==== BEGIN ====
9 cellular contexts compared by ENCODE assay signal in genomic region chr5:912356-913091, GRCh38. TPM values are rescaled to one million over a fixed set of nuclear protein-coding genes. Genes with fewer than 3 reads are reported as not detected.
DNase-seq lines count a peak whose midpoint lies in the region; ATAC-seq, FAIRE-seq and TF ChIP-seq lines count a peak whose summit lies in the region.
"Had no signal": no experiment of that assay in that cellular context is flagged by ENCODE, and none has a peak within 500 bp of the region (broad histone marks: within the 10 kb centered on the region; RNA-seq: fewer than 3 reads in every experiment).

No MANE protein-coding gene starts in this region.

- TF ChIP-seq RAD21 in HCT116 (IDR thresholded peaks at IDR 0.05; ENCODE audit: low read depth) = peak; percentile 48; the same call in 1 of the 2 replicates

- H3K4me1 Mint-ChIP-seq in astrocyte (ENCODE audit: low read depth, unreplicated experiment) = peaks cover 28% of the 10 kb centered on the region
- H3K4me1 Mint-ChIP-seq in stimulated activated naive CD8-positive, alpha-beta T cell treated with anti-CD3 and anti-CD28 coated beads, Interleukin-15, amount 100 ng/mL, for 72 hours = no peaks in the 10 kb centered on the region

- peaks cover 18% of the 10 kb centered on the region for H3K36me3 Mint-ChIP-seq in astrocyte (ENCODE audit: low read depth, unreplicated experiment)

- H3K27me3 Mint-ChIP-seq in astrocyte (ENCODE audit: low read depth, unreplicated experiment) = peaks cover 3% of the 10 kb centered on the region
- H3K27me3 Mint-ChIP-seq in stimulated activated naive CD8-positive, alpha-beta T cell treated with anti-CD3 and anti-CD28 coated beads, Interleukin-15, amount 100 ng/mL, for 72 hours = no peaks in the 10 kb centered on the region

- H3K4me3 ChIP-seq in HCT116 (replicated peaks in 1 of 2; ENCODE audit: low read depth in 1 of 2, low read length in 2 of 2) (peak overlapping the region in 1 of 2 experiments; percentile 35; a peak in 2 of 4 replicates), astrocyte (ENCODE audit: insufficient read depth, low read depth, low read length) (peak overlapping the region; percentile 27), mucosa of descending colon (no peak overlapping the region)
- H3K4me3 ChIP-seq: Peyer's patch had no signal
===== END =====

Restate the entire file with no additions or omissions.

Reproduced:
9 cellular contexts compared by ENCODE assay signal in genomic region chr5:912356-913091, GRCh38. TPM values are rescaled to one million over a fixed set of nuclear protein-coding genes. Genes with fewer than 3 reads are reported as not detected.
DNase-seq lines count a peak whose midpoint lies in the region; ATAC-seq, FAIRE-seq and TF ChIP-seq lines count a peak whose summit lies in the region.
"Had no signal": no experiment of that assay in that cellular context is flagged by ENCODE, and none has a peak within 500 bp of the region (broad histone marks: within the 10 kb centered on the region; RNA-seq: fewer than 3 reads in every experiment).

No MANE protein-coding gene starts in this region.

- TF ChIP-seq RAD21 in HCT116 (IDR thresholded peaks at IDR 0.05; ENCODE audit: low read depth) = peak; percentile 48; the same call in 1 of the 2 replicates

- H3K4me1 Mint-ChIP-seq in astrocyte (ENCODE audit: low read depth, unreplicated experiment) = peaks cover 28% of the 10 kb centered on the region
- H3K4me1 Mint-ChIP-seq in stimulated activated naive CD8-positive, alpha-beta T cell treated with anti-CD3 and anti-CD28 coated beads, Interleukin-15, amount 100 ng/mL, for 72 hours = no peaks in the 10 kb centered on the region

- peaks cover 18% of the 10 kb centered on the region for H3K36me3 Mint-ChIP-seq in astrocyte (ENCODE audit: low read depth, unreplicated experiment)

- H3K27me3 Mint-ChIP-seq in astrocyte (ENCODE audit: low read depth, unreplicated experiment) = peaks cover 3% of the 10 kb centered on the region
- H3K27me3 Mint-ChIP-seq in stimulated activated naive CD8-positive, alpha-beta T cell treated with anti-CD3 and anti-CD28 coated beads, Interleukin-15, amount 100 ng/mL, for 72 hours = no peaks in the 10 kb centered on the region

- H3K4me3 ChIP-seq in HCT116 (replicated peaks in 1 of 2; ENCODE audit: low read depth in 1 of 2, low read length in 2 of 2) (peak overlapping the region in 1 of 2 experiments; percentile 35; a peak in 2 of 4 replicates), astrocyte (ENCODE audit: insufficient read depth, low read depth, low read length) (peak overlapping the region; percentile 27), mucosa of descending colon (no peak overlapping the region)
- H3K4me3 ChIP-seq: Peyer's patch had no signal